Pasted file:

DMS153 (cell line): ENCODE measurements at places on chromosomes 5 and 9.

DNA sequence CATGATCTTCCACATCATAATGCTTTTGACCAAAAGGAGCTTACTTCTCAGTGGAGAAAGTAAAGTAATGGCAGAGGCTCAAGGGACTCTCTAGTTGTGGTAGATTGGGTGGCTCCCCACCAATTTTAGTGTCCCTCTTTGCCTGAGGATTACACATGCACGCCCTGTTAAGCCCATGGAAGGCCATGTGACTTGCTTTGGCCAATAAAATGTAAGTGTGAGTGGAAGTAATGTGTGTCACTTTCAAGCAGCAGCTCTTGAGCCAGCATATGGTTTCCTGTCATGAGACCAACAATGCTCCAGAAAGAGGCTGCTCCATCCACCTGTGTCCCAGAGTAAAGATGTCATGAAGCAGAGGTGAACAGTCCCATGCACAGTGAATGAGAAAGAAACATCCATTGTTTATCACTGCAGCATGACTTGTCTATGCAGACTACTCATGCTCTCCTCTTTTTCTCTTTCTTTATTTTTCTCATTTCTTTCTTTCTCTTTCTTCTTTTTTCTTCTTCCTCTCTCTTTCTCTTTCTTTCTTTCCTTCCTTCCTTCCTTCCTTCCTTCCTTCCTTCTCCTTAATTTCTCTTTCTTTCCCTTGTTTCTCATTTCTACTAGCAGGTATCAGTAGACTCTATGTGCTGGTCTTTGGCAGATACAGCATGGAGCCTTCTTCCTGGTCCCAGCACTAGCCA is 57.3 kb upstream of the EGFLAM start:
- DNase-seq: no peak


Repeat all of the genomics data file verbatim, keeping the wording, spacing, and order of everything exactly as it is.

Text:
DMS153 (cell line): ENCODE measurements at places on chromosomes 5 and 9.

DNA sequence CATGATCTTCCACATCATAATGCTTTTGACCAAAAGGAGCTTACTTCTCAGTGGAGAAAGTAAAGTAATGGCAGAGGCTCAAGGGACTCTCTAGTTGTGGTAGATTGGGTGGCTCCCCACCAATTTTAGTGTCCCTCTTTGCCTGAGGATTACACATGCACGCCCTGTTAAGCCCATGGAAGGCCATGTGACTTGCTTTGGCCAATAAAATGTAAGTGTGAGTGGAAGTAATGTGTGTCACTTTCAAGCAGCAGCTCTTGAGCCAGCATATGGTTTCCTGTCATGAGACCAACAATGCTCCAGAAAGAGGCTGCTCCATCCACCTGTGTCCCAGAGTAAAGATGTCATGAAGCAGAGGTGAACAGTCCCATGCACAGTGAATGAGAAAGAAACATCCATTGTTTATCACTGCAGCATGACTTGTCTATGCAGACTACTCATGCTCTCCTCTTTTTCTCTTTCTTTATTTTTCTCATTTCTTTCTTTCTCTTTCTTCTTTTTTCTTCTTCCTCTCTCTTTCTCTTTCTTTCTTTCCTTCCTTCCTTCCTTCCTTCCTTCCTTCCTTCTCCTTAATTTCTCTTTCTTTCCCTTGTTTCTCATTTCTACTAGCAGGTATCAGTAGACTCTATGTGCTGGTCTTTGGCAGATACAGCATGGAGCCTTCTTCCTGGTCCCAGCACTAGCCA is 57.3 kb upstream of the EGFLAM start:
- DNase-seq: no peak